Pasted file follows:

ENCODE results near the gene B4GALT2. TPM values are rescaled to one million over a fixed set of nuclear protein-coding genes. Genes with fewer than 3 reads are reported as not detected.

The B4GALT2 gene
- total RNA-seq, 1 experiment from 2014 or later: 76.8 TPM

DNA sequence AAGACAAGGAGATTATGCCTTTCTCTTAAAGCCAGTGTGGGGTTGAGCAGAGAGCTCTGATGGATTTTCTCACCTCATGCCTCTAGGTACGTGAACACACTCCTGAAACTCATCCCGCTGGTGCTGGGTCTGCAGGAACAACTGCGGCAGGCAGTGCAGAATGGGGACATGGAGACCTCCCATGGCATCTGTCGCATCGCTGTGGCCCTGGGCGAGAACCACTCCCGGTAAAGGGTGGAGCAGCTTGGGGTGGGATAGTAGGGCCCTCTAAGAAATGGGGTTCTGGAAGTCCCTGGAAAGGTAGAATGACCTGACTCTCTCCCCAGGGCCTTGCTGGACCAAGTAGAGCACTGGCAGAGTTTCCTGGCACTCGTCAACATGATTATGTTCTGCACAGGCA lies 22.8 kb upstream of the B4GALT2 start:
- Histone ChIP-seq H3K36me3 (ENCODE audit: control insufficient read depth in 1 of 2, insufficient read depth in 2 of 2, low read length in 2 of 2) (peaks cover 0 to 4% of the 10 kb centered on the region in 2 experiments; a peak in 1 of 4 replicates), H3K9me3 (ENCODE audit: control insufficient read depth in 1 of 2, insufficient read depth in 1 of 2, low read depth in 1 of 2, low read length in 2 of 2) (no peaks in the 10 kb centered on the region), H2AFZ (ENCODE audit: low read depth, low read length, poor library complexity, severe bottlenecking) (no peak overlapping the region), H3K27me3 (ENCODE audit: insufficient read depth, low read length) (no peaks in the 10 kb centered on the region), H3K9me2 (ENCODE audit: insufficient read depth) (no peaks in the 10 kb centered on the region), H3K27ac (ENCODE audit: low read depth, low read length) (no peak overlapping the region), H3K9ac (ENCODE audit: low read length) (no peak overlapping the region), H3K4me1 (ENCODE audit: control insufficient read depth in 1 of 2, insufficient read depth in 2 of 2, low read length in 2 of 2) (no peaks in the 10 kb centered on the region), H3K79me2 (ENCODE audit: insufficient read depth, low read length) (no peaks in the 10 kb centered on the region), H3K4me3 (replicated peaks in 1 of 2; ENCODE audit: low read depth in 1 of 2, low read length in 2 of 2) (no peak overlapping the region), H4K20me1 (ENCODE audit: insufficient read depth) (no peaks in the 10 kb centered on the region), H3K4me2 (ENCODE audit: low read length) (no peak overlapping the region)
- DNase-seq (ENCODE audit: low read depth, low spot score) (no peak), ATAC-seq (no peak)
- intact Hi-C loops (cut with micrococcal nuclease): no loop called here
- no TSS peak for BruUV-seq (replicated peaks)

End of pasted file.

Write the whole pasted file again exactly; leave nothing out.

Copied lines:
ENCODE results near the gene B4GALT2. TPM values are rescaled to one million over a fixed set of nuclear protein-coding genes. Genes with fewer than 3 reads are reported as not detected.

The B4GALT2 gene
- total RNA-seq, 1 experiment from 2014 or later: 76.8 TPM

DNA sequence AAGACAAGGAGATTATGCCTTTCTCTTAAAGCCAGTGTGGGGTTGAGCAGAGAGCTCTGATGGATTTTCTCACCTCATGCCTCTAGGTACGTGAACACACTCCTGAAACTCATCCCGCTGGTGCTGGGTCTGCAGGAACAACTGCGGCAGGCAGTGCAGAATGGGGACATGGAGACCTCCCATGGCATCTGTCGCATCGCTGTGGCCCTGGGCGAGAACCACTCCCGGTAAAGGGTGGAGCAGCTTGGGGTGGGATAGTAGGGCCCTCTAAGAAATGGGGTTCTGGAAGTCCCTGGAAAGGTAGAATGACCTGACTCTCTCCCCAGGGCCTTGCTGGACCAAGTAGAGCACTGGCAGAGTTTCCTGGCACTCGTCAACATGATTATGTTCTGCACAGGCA lies 22.8 kb upstream of the B4GALT2 start:
- Histone ChIP-seq H3K36me3 (ENCODE audit: control insufficient read depth in 1 of 2, insufficient read depth in 2 of 2, low read length in 2 of 2) (peaks cover 0 to 4% of the 10 kb centered on the region in 2 experiments; a peak in 1 of 4 replicates), H3K9me3 (ENCODE audit: control insufficient read depth in 1 of 2, insufficient read depth in 1 of 2, low read depth in 1 of 2, low read length in 2 of 2) (no peaks in the 10 kb centered on the region), H2AFZ (ENCODE audit: low read depth, low read length, poor library complexity, severe bottlenecking) (no peak overlapping the region), H3K27me3 (ENCODE audit: insufficient read depth, low read length) (no peaks in the 10 kb centered on the region), H3K9me2 (ENCODE audit: insufficient read depth) (no peaks in the 10 kb centered on the region), H3K27ac (ENCODE audit: low read depth, low read length) (no peak overlapping the region), H3K9ac (ENCODE audit: low read length) (no peak overlapping the region), H3K4me1 (ENCODE audit: control insufficient read depth in 1 of 2, insufficient read depth in 2 of 2, low read length in 2 of 2) (no peaks in the 10 kb centered on the region), H3K79me2 (ENCODE audit: insufficient read depth, low read length) (no peaks in the 10 kb centered on the region), H3K4me3 (replicated peaks in 1 of 2; ENCODE audit: low read depth in 1 of 2, low read length in 2 of 2) (no peak overlapping the region), H4K20me1 (ENCODE audit: insufficient read depth) (no peaks in the 10 kb centered on the region), H3K4me2 (ENCODE audit: low read length) (no peak overlapping the region)
- DNase-seq (ENCODE audit: low read depth, low spot score) (no peak), ATAC-seq (no peak)
- intact Hi-C loops (cut with micrococcal nuclease): no loop called here
- no TSS peak for BruUV-seq (replicated peaks)